Our collective obsession can both hurt and help!
I reached the breaking point, as many parents do, about two and a half months in. My newborn son, Oliver, was hitting a phase where his five senses were really coming online. The mere act of being awake was often overstimulating; sometimes he would start to cry when we turned on a bright light or closed a door too loudly.
It was late afternoon and he was sitting in my lap wailing. I rocked him, fed him, and changed his diaper, but nothing helped. In desperation I did something that until that point I had resisted: I grabbed my iPhone and opened up the Comics app. As soon as I started flipping through panels of the Wolverine saga, the crying stopped. His little mouth gaped open in wonder. I took his hand and swiped it across the screen. A new image appeared. He smiled in delight.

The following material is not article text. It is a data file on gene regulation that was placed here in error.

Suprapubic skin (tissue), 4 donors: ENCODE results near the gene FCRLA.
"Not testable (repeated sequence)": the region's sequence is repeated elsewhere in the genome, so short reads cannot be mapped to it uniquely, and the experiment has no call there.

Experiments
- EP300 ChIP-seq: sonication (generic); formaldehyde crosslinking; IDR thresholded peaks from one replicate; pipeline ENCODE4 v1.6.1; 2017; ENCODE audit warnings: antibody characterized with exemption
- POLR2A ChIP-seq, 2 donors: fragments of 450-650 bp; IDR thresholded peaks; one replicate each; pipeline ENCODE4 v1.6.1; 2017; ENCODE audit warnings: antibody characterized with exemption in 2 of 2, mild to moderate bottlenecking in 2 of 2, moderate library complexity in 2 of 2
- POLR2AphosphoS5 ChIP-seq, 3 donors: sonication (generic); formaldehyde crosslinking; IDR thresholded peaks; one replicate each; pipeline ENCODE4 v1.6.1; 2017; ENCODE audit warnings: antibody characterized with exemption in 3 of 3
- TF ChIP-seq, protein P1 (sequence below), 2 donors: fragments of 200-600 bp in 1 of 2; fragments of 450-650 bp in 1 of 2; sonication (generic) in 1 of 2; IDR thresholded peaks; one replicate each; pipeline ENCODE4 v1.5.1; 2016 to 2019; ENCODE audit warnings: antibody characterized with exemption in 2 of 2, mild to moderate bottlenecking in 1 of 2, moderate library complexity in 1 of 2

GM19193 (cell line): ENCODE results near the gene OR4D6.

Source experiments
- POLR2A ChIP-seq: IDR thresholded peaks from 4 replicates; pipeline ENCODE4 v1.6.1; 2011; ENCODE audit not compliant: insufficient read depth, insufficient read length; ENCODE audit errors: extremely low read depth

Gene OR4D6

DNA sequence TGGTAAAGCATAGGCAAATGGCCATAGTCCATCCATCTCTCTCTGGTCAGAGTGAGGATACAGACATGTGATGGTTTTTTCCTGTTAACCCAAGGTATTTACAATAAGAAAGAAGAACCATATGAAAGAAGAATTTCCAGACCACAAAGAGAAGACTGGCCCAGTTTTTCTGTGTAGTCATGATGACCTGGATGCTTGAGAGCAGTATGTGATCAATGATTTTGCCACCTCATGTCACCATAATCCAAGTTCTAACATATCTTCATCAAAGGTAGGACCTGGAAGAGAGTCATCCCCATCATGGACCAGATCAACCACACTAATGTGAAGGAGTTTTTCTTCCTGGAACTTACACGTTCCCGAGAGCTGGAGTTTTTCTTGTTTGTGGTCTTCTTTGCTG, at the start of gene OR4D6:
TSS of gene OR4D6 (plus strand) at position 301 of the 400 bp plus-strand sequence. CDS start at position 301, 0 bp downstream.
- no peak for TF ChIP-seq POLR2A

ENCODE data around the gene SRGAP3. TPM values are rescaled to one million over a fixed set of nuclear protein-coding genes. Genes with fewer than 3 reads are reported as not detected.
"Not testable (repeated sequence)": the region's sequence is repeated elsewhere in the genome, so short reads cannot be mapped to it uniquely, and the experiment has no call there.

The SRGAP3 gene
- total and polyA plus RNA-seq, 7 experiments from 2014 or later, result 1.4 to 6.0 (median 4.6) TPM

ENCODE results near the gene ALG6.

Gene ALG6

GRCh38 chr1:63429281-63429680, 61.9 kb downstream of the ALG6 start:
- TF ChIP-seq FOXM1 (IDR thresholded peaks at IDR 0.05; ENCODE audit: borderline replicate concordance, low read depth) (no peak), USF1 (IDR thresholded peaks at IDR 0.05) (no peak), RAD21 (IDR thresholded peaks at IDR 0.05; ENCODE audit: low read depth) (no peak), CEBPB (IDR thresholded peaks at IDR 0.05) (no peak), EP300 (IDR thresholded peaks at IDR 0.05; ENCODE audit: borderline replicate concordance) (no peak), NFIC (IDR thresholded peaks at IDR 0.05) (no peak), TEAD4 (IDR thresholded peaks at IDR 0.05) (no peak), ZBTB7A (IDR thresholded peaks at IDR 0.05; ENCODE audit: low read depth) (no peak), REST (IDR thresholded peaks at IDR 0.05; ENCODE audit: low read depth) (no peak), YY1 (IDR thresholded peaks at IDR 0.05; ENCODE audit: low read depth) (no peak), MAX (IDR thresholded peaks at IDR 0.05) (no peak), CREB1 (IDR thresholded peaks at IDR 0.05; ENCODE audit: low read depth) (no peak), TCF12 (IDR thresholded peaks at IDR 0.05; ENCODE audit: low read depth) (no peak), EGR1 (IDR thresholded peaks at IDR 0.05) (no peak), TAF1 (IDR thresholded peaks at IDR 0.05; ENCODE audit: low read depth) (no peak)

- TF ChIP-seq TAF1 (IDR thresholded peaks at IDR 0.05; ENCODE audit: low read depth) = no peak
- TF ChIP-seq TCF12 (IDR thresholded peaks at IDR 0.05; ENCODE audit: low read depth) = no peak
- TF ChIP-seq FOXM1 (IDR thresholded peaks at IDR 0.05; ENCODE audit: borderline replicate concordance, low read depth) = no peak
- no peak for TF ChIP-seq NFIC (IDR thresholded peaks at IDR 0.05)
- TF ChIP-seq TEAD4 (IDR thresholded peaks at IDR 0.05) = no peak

My mother came in from the kitchen. "What are you showing him?" she asked with horror. "Don't you know how bad that is for his brain?"
"It's not that serious, Mom," I countered, waving her off. "A little bit of time playing with my phone isn't hurting him."
My wife, overhearing us, joined in the conversation from the next room. "You're going to turn him into a vegetable," she shouted.